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Storytelling

How To Become More Deeply Connected and Widely Quoted

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We recently wrote about the Ladder of Abstraction, where combining big picture messages with granular details is the key to delivering a powerful presentation. Here, Kare details some surefire ways to make sure your audience is engaged and receptive as soon as possible by focusing on specifics from the very beginning.

Spur Others to Want to Listen

 “Robots are quickly becoming first responders at disaster sites, working alongside humans to aid recovery. The involvement of these sophisticated machines has the potential to transform disaster relief, saving lives and money. I’d like to share with you today three new robots I’ve worked on that demonstrate this,” said TEDWomen speaker, Robin Murphy, at the beginning of her talk.

Notice how she began with a fascinating, specific detail. Then she cited her core premise, rather than the reverse. That gets our attention sooner. Then she promptly indicates she’s going to share three examples, thus priming us to stay listening.

Hint: Get specific sooner

By opening your talk or writing with a specific word or picture you immediately grab your audience’s attention. I dub this the Bourne Effect. These action spy thriller movies start in the middle of a chase or other action scene, thus plummeting us into the story so we want to know what will happen next and what the story is about.

In your speaking and writing you, too, can evoke this effect. First recognize this core truth: A specific story, example or detail can prove a general conclusion, yet not the reverse. Skip the distracting “underbrush” of opening qualifiers and boring background. Those you seek to reach are more likely to go on a mental vacation before you get to your main point. Offer your key vignette upfront so you pull others in to want to hear the whole story.

Warning: William Blake dryly wrote:

To generalize is to be an idiot

Yet, as John von Neumann noted:

There’s no sense in being precise when you don’t even know what you’re talking about

First take the time to reverse engineer your message, by determining what you most want people to feel, recall, and do at the end. Next envision what in plays, movies and novels is dubbed a “through-line”.  TED founder Chris Anderson describes this as,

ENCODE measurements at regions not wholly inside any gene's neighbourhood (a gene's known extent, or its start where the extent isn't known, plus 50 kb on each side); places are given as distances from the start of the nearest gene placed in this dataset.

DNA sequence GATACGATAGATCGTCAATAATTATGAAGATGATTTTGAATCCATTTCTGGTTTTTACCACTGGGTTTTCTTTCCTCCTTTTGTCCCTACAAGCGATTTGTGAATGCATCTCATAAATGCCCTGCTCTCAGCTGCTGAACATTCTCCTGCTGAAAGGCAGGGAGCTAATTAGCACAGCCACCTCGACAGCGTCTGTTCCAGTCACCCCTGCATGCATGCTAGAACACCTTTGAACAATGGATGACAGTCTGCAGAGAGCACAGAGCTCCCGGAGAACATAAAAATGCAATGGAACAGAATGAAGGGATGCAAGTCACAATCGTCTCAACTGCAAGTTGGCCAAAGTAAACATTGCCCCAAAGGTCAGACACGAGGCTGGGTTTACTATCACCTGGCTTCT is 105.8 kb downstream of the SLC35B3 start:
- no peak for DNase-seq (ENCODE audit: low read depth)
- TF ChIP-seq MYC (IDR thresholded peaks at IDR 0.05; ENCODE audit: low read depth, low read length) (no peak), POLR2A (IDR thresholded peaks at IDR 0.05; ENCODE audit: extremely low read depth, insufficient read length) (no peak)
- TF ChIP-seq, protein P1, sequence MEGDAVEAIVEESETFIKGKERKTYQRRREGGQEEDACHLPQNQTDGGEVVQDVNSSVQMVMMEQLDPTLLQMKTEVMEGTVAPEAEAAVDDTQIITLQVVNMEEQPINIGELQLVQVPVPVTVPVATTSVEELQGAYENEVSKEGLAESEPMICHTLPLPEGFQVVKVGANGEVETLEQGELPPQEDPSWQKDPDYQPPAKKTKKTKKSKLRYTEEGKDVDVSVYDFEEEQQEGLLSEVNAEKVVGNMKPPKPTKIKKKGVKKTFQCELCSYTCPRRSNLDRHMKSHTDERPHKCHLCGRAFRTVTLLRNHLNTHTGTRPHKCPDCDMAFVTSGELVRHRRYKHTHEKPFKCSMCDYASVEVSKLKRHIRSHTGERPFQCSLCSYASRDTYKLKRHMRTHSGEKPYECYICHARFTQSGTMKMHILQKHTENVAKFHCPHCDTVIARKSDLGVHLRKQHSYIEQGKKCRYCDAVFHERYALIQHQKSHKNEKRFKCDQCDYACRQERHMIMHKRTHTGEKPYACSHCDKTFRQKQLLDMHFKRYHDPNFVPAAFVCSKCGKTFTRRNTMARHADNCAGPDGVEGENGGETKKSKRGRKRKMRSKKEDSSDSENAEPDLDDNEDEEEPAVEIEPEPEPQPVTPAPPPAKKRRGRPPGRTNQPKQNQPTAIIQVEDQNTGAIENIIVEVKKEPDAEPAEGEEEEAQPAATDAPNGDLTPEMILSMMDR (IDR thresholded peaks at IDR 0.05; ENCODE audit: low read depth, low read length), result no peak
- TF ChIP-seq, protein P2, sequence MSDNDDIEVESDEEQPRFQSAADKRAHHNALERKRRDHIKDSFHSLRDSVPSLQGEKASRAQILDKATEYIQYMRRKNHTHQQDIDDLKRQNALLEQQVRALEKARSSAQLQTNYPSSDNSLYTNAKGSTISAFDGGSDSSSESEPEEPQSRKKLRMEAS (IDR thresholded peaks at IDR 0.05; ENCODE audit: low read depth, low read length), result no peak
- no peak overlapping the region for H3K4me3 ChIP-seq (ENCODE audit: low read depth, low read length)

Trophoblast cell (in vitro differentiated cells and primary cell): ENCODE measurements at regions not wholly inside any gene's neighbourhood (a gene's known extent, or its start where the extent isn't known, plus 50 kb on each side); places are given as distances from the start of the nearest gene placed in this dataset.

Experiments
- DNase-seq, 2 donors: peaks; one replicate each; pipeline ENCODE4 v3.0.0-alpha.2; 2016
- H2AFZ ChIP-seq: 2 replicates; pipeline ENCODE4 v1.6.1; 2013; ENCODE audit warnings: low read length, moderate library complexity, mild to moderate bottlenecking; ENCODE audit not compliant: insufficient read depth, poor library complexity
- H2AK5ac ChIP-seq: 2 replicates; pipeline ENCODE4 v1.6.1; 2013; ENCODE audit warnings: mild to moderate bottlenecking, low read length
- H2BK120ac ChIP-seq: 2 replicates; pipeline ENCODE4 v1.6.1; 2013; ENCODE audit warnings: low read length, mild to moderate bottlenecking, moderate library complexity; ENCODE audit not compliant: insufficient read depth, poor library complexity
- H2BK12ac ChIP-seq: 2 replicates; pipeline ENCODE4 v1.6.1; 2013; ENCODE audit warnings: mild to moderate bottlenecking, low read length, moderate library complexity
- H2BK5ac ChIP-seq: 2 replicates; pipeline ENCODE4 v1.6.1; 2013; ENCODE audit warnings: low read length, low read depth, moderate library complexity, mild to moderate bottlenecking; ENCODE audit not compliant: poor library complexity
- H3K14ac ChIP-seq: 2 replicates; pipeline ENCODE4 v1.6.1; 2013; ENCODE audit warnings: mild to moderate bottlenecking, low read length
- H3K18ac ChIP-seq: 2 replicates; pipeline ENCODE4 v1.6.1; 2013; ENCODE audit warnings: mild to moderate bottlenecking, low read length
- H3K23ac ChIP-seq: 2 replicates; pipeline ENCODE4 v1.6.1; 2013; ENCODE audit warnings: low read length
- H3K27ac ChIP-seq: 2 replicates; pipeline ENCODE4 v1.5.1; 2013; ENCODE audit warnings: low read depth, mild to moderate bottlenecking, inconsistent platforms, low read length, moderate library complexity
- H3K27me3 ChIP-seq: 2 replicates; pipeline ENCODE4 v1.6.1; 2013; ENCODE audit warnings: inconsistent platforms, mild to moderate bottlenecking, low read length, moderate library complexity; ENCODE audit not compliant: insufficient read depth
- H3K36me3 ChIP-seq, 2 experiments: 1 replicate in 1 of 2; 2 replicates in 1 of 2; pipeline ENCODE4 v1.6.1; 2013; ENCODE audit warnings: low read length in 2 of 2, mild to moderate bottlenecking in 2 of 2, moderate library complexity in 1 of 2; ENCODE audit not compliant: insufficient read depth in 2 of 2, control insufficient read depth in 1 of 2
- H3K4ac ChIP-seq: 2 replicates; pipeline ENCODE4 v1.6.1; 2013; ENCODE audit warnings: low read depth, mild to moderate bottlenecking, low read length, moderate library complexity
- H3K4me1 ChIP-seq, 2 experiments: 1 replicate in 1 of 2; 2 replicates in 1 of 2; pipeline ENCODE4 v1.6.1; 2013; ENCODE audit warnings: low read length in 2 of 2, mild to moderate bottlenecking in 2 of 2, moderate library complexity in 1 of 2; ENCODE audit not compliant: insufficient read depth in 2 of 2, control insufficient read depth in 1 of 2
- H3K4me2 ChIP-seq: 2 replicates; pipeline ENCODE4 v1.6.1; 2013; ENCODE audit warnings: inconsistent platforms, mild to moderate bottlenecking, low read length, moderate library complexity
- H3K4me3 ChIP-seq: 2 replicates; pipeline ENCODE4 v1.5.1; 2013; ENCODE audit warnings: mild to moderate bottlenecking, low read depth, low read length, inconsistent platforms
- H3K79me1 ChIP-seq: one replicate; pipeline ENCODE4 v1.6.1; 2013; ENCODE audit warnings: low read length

The connecting theme that ties together each narrative element

See it as a strong cord onto which you will attach all the elements of your idea you’re building. Then you are ready to create the sequence of tightly segued sub-messages, attached to that cord, that entice people to stay with your story, rather than drift off to something else.

 

Adopt the Power of Specificity

The more specific you can become about your top mission in life – and the messages you deliver  – the more likely you are to benefit from serendipitous encounters with others, and discover ideas and other resources that dovetail with your top goals. That’s because, clarity enables us to keep our key ideas top of mind and more able to notice people, situations, ideas and other resources that dovetail with ours. Furthermore, you may be better able to sway others by being specific because they more likely to understand what you mean. The bonus benefit:  others’ understanding of what you say actually makes them more likely to believe it, according to a study conducted by Stumbling on Happiness author, Daniel Gilbert and some of his colleagues.

 

Specificity Strengthens Clarity, Credibility, Connectivity and Memorability

  • Clarity: Enables you to gain clarity about your core point, thus relegating related details to reinforce that central point, rather than burying your main point in them.